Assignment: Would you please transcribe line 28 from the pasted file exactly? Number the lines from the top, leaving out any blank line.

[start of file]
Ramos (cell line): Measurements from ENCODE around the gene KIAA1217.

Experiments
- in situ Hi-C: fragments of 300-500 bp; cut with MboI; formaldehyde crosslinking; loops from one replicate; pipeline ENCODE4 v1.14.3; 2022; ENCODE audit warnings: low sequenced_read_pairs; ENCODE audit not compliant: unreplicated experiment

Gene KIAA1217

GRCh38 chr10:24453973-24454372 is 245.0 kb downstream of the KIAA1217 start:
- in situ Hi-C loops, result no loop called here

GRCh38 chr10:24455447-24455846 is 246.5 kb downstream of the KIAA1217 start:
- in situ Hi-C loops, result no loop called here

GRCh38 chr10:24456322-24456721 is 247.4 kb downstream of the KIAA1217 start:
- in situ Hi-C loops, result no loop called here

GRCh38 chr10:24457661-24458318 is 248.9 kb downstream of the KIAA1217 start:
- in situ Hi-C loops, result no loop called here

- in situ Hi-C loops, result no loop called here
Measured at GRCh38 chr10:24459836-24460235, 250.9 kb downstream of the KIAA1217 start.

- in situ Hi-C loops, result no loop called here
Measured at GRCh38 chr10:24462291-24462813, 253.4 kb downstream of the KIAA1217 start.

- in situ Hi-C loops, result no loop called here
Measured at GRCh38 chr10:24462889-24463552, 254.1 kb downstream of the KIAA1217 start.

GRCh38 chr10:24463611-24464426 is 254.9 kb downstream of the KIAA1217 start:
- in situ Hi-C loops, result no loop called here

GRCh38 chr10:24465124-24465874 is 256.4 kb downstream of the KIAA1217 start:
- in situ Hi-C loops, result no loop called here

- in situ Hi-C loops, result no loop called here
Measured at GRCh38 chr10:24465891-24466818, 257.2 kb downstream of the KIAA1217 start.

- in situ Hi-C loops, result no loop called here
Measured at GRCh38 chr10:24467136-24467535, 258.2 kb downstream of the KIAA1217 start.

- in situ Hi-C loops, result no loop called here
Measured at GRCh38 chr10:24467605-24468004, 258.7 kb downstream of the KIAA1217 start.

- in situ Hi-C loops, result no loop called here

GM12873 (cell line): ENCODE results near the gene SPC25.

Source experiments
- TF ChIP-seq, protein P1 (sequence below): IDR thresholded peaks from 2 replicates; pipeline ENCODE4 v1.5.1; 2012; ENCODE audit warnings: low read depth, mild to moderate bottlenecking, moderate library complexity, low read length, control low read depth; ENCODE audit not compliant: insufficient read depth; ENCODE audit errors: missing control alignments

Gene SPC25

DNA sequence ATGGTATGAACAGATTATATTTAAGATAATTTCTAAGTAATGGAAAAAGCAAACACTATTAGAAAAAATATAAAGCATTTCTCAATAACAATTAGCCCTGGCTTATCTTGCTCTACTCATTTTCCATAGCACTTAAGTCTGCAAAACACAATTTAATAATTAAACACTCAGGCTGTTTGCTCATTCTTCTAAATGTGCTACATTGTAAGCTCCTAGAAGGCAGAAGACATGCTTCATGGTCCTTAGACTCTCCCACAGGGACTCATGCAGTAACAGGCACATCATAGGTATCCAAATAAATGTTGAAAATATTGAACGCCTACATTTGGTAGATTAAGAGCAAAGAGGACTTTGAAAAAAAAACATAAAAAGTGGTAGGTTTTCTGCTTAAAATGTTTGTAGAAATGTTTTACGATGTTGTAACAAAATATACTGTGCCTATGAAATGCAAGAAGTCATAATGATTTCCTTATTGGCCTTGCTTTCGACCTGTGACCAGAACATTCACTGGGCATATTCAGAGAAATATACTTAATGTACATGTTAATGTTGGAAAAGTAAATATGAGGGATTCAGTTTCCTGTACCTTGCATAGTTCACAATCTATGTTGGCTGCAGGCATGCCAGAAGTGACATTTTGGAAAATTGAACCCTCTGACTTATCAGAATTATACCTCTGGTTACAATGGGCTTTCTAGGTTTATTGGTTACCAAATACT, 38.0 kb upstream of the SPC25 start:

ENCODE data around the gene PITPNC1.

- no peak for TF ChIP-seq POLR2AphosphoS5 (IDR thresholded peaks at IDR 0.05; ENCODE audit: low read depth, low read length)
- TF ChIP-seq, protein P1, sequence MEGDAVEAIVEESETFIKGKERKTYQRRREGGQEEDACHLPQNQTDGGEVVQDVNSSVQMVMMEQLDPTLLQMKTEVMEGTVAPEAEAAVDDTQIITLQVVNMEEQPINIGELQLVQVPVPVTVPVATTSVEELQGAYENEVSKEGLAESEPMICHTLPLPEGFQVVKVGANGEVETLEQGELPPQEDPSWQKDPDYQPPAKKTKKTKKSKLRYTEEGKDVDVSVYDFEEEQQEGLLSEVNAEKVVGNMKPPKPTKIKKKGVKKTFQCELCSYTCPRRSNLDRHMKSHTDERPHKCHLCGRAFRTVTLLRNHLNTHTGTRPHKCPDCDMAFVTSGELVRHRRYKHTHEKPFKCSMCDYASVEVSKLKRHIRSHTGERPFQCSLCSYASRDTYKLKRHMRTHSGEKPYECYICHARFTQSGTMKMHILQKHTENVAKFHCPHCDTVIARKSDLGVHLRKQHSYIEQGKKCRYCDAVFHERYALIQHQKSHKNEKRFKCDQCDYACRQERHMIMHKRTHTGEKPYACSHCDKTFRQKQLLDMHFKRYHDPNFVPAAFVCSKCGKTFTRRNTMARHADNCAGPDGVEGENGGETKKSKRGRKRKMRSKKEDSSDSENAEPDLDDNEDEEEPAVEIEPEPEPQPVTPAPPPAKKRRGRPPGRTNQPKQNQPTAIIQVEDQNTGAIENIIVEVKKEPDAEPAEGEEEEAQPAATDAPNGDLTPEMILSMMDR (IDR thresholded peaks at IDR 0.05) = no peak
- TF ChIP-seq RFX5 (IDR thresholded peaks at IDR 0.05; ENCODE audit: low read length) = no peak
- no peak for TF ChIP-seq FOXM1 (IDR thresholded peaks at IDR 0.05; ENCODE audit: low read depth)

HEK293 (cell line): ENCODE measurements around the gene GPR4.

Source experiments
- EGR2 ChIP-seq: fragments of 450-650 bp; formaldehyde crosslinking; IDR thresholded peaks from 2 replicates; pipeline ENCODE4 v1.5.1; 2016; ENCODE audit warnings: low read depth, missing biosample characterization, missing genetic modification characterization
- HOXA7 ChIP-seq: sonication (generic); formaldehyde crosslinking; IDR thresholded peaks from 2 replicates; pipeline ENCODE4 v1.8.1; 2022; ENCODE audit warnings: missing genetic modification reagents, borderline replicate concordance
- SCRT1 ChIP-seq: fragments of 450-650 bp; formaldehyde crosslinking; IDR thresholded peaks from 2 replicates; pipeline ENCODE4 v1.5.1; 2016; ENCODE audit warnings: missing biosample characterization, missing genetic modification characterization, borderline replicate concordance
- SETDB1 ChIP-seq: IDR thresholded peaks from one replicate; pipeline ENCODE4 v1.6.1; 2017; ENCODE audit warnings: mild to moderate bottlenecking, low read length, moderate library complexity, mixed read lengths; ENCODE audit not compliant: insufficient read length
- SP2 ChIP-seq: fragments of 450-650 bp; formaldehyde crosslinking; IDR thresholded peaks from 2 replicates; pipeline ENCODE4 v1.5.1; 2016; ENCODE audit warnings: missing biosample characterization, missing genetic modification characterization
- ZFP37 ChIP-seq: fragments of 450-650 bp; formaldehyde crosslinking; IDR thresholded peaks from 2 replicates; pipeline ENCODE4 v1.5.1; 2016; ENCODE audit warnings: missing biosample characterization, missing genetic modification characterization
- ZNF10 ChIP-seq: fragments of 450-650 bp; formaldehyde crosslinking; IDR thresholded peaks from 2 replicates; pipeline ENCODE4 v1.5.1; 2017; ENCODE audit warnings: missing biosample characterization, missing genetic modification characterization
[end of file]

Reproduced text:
Measured at GRCh38 chr10:24467605-24468004, 258.7 kb downstream of the KIAA1217 start.